New Mexico -- Report in from Datil, NM in the Cibola National Forest that the pinon nuts are large, healthy and plentiful.
Colorado - There's a healthy Arkansas Headwaters and San Luis Valley piñon crop. About 50% of trees in cone. Cones maturing and opening. Commericial and household harvesters gathering cone (and nut) on private and public land at various sites along the Sangre de Cristo Mountains in Costilla, Alamosa, and Saguache counties as well as in Fremont and Chaffee counties.
Utah - The Indian Peaks pine nut crop is in full swing. Cones are mostly open but a dry, hot summer caused many cones to abort and only roughly 50% of the nuts in mature cones are good. The nuts are on the dry side for this time of year.
Utah - Pickings are slim in Utah this year, but there are some localized spots with really good crops. These are in higher elevation sites that got decent rain through the spring and early summer.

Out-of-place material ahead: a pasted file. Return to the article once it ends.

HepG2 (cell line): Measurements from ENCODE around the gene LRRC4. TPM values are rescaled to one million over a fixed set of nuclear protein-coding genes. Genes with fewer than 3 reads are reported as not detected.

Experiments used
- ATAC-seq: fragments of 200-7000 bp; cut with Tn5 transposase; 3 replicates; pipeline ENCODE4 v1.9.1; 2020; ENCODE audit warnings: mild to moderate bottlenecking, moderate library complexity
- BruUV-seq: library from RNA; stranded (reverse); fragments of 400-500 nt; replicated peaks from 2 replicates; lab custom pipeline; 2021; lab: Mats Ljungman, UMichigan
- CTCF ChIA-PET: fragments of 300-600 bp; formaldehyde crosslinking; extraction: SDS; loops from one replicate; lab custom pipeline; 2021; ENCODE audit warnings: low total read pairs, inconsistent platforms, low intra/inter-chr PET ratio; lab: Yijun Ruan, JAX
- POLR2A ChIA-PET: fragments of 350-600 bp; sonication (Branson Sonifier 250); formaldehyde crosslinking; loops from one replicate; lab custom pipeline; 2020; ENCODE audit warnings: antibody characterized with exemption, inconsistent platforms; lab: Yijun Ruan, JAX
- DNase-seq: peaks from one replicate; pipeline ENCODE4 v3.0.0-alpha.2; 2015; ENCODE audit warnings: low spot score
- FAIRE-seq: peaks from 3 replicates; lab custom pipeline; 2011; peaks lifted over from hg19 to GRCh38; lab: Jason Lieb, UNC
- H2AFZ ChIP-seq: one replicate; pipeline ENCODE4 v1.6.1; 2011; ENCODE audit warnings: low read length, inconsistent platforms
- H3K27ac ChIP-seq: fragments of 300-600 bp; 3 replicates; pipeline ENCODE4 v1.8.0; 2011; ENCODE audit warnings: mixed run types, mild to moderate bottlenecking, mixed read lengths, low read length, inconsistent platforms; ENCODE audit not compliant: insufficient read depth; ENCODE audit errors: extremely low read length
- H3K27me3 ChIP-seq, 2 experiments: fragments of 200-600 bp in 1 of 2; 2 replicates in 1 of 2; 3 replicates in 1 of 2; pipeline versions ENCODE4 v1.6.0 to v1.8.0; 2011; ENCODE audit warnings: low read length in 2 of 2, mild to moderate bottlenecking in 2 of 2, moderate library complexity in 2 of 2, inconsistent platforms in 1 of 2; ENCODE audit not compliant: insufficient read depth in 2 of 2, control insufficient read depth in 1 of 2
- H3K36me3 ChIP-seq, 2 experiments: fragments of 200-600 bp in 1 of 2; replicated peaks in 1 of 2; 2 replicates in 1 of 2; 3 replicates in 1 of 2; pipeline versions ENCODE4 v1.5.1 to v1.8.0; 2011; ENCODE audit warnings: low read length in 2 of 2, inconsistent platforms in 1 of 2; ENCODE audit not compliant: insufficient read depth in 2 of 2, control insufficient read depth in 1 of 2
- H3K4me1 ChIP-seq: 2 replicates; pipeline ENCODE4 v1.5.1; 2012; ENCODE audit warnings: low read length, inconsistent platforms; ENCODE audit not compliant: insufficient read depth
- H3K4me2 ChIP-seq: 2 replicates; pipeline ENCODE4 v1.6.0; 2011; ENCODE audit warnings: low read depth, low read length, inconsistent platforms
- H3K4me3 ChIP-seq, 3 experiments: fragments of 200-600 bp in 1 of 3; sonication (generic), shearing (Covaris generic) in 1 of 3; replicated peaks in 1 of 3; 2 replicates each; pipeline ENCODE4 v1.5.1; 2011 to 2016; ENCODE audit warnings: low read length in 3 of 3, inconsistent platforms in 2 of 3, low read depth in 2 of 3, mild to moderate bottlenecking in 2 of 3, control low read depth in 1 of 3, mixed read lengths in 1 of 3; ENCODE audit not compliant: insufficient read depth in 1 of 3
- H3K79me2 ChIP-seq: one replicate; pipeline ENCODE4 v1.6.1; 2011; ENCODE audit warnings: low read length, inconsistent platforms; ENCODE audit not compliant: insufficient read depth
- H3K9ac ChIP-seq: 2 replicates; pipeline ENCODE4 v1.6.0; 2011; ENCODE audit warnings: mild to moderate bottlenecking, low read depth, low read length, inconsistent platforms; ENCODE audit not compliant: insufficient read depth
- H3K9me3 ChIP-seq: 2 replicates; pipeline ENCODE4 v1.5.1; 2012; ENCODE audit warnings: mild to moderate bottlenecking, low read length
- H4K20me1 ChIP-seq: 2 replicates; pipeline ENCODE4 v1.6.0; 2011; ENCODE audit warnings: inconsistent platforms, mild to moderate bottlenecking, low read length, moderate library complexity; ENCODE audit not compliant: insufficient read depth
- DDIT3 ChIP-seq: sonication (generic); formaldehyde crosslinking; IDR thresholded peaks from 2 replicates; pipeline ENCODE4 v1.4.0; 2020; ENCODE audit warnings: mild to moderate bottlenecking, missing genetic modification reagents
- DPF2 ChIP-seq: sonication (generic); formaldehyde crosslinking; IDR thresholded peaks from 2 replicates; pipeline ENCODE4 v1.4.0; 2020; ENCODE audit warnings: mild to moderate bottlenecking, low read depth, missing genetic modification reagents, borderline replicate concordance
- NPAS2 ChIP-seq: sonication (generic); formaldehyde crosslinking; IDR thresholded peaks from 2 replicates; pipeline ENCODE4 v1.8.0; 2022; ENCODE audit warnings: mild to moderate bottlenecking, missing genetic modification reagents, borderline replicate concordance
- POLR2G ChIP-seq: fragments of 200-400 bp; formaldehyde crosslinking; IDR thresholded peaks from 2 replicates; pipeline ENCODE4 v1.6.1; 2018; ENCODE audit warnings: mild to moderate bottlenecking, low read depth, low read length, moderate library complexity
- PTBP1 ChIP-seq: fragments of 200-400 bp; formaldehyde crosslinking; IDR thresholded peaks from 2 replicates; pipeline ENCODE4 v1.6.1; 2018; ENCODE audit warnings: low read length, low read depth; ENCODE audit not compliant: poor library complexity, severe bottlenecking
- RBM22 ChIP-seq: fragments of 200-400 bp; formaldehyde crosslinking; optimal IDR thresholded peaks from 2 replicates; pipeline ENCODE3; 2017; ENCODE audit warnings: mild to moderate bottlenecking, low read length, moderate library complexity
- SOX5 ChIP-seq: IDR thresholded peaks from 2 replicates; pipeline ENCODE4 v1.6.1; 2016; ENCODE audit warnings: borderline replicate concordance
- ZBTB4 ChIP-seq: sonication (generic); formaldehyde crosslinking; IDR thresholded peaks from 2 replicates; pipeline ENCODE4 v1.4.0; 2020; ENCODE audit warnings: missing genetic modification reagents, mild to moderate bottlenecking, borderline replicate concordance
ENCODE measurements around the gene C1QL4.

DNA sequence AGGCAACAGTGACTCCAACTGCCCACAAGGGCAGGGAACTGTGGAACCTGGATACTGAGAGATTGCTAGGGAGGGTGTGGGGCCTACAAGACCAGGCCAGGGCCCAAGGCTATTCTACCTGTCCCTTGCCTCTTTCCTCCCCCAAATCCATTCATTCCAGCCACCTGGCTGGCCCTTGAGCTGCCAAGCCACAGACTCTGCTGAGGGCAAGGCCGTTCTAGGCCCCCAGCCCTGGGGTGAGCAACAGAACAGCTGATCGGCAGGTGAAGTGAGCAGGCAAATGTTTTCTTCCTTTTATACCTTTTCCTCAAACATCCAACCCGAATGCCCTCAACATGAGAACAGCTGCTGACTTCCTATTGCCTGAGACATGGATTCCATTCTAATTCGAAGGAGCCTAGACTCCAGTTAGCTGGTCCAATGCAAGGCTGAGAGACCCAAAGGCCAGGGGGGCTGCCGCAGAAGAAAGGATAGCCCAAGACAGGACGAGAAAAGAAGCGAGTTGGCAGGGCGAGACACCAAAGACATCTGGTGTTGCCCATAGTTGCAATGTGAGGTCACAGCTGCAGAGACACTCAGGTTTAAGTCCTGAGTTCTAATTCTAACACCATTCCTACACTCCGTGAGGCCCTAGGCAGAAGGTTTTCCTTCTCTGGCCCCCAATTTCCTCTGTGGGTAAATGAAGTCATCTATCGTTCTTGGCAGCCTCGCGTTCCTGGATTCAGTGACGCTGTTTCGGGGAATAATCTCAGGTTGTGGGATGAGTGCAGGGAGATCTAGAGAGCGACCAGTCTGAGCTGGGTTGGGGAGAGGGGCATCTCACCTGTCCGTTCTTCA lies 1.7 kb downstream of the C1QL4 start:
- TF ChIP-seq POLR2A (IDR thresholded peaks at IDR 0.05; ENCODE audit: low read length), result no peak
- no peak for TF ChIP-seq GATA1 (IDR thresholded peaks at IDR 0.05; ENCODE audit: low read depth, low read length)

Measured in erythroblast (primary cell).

Click here for map of commercial areas in Utah
Nevada - The U.S. Forest Service in Nevada has sold 4 of 6 harvest areas, including Paradise, White River, Monte Cristo, and Bade Flat.
New Mexico: Harvesters in New Mexico continue to report that areas have empty cones and worms. Prospects for regional New Mexico remain poor.
Summary of 2008 Prospects
New Mexico - Pinus edulis (hard shell pinyon
Abundant cone crops indicate that a good harvest is probable from northern mid-New
Southwestern Colorado. It's likely to be a fair to good year, provided moisture remains steady. Prospects for southern and mid-central New Mexico's crop are poor. Trees are loaded with cones but field examinations are showing only one or two nuts per cone.
Utah - Pinus monophylla (soft-shell pinyon)
Cones are dry and brown, little local moisture. Reports are that areas with commercial potential are sparse and personal use crops are also likely to be sketchy. 20,000 lbs of pinyon nuts in